The details: NY gun bill would toughen already tough law
ALBANY The New York gun control provisions passed by the Senate late Monday and being considered by the Assembly on Tuesday cover several fronts.
Gov. Andrew Cuomo said the proposals would:
—Further restrict assault weapons to define them by a single feature, such as a pistol grip. Current law requires two features.
—Make the unsafe storage of assault weapons a misdemeanor.
—Mandate a police registry of assault weapons.
—Establish a state registry for all private sales, with a background check done through a licensed dealer for a fee, excluding sales to immediate relatives.
—Require a therapist who believes a mental health patient made a credible threat to use a gun illegally to report the threat to a mental health director who would then have to report serious threats to the state Department of Criminal Justice Services. A patient's gun could be taken from him or her.
—Ban the Internet sale of assault weapons.
—Restrict ammunition magazines to seven bullets, from the current national standard of 10. Current owners of higher-capacity magazines would have a year to sell them out of state. An owner caught at home with eight or more bullets in a magazine could face a misdemeanor charge.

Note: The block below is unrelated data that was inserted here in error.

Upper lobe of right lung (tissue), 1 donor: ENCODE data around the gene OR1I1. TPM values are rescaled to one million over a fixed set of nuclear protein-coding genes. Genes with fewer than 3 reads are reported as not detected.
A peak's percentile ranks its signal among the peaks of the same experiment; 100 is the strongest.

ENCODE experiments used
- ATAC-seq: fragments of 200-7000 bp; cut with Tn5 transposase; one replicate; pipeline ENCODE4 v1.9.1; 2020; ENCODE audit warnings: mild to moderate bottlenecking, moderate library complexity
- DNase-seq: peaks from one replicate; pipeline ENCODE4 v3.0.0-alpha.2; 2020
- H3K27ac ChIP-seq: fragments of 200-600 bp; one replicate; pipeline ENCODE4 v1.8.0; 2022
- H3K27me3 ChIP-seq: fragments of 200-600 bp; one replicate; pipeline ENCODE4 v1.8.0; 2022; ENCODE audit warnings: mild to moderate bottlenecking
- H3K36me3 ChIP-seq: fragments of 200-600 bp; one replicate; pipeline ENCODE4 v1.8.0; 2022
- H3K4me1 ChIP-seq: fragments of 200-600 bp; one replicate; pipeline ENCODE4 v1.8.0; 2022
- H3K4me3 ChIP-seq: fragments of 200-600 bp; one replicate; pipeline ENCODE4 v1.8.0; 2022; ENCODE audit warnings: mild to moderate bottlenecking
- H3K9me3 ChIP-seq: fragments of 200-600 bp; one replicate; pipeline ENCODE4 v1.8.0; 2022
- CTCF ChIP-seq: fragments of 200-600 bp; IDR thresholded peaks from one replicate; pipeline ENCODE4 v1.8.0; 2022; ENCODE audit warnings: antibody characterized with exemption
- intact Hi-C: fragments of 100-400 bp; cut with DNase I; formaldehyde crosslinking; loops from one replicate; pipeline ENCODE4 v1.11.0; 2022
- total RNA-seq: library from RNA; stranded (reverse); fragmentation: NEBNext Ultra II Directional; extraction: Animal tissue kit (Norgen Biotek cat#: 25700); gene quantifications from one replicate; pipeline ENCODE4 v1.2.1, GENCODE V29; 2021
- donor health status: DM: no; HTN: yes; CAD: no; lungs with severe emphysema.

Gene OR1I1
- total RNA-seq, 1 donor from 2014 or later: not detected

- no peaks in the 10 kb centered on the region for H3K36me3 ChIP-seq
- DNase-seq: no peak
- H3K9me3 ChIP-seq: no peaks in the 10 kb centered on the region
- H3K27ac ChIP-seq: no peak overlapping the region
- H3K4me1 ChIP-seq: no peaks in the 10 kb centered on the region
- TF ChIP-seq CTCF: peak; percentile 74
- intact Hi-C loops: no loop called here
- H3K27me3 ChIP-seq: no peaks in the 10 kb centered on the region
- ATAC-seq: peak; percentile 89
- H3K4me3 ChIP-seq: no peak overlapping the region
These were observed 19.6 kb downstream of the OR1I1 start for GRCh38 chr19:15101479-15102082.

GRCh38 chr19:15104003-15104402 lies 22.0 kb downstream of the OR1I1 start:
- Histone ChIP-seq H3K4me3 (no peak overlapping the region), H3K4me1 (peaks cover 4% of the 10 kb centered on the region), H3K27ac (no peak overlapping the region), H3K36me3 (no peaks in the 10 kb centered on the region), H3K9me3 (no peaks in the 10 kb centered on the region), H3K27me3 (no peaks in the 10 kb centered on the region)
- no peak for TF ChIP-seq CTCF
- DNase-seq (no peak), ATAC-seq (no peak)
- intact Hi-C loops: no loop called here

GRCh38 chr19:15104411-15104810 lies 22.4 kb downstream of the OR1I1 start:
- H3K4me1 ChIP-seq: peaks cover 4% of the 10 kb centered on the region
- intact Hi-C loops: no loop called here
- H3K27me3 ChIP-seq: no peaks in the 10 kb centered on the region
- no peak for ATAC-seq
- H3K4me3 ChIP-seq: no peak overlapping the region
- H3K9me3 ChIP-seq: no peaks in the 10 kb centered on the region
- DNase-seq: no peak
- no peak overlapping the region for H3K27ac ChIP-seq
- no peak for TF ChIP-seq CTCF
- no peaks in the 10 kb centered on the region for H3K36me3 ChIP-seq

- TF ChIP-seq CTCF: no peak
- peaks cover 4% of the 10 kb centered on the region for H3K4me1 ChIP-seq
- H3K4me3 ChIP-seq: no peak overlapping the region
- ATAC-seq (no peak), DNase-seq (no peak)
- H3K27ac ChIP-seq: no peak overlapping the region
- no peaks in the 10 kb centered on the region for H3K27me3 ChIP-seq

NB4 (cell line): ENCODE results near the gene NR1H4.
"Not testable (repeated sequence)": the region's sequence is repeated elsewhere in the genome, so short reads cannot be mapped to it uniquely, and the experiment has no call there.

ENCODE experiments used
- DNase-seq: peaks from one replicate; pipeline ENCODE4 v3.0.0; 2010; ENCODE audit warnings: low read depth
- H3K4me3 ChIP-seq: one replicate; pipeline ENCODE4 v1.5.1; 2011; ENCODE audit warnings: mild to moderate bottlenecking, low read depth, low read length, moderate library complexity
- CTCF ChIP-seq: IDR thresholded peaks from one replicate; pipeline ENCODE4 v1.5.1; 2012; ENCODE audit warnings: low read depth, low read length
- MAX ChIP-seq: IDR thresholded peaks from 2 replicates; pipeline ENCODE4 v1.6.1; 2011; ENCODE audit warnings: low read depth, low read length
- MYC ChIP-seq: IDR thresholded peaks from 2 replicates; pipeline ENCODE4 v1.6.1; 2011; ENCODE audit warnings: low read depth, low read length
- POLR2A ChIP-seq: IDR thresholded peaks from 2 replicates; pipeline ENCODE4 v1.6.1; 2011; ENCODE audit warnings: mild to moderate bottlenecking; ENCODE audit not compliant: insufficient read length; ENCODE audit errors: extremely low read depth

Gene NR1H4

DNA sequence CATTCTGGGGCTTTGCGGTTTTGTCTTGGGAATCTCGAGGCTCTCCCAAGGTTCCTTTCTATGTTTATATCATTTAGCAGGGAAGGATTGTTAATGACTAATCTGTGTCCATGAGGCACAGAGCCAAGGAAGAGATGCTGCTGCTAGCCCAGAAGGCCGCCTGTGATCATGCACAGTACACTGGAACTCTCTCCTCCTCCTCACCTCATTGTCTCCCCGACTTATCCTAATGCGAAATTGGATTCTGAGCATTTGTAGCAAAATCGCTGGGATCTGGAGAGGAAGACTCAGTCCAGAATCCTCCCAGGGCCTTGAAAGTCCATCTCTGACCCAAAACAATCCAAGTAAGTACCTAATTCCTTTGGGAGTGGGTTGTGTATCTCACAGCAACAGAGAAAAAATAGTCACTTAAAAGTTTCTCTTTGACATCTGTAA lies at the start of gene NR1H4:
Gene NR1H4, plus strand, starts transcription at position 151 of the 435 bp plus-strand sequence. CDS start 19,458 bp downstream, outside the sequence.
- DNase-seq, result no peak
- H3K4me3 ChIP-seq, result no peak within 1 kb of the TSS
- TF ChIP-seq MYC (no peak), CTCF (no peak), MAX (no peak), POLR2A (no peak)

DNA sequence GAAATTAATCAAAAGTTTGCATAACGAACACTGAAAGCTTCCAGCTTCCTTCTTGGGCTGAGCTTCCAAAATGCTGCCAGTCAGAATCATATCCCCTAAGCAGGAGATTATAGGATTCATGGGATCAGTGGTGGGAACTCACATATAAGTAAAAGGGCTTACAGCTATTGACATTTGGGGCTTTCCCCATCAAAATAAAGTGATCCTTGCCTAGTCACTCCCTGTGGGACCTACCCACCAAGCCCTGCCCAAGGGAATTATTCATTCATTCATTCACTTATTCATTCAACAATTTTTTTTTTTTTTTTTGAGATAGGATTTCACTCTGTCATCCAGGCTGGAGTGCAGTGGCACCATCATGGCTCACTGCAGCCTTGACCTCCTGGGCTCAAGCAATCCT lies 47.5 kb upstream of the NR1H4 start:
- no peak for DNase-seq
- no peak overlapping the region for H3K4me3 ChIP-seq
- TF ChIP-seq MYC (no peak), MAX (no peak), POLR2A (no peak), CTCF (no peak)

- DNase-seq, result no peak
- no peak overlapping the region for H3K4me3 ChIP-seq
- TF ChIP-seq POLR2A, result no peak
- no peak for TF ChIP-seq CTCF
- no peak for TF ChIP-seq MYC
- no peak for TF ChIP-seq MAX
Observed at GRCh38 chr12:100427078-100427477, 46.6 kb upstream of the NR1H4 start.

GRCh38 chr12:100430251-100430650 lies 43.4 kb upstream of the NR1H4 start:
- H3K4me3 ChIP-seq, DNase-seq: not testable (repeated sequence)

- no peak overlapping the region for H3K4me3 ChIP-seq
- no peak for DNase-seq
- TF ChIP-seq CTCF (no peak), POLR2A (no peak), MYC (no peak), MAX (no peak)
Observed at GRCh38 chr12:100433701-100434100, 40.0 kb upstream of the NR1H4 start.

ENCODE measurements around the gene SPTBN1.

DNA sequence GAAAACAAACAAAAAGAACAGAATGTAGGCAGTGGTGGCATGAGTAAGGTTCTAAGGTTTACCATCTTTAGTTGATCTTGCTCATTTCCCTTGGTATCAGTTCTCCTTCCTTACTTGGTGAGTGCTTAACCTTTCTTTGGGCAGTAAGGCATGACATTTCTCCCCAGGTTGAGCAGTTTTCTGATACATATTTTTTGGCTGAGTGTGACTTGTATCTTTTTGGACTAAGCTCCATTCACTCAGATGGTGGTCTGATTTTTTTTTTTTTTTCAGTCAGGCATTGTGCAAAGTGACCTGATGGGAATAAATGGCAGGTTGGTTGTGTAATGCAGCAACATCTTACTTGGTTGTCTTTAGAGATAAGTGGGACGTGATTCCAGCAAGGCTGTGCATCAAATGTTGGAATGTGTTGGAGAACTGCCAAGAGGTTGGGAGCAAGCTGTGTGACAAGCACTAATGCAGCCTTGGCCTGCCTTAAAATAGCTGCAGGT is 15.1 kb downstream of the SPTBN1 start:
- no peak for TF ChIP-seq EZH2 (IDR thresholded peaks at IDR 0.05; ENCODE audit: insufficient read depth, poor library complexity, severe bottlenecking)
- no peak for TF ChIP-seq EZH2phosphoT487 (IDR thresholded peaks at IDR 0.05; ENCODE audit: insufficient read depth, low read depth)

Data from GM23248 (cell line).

—Require that stolen guns be reported within 24 hours. Otherwise, the owner would face a possible misdemeanor.
—Increase sentences for gun crimes including for taking a gun on school property. The "Webster provision" would increase penalties for shooting first responders. Two firefighters were killed when shot by a person who set a fire in the western New York town of Webster last month. The crime would be punishable by life in prison without parole.
—Limit the state records law to protect handgun owners from being identified publicly. The provision would allow a handgun permit holder a means to maintain privacy under the Freedom of Information law.
—Require pistol permit holders or those who will be registered as owners of assault rifles to be recertifies at least every five years to make sure they are still legally able to own the guns.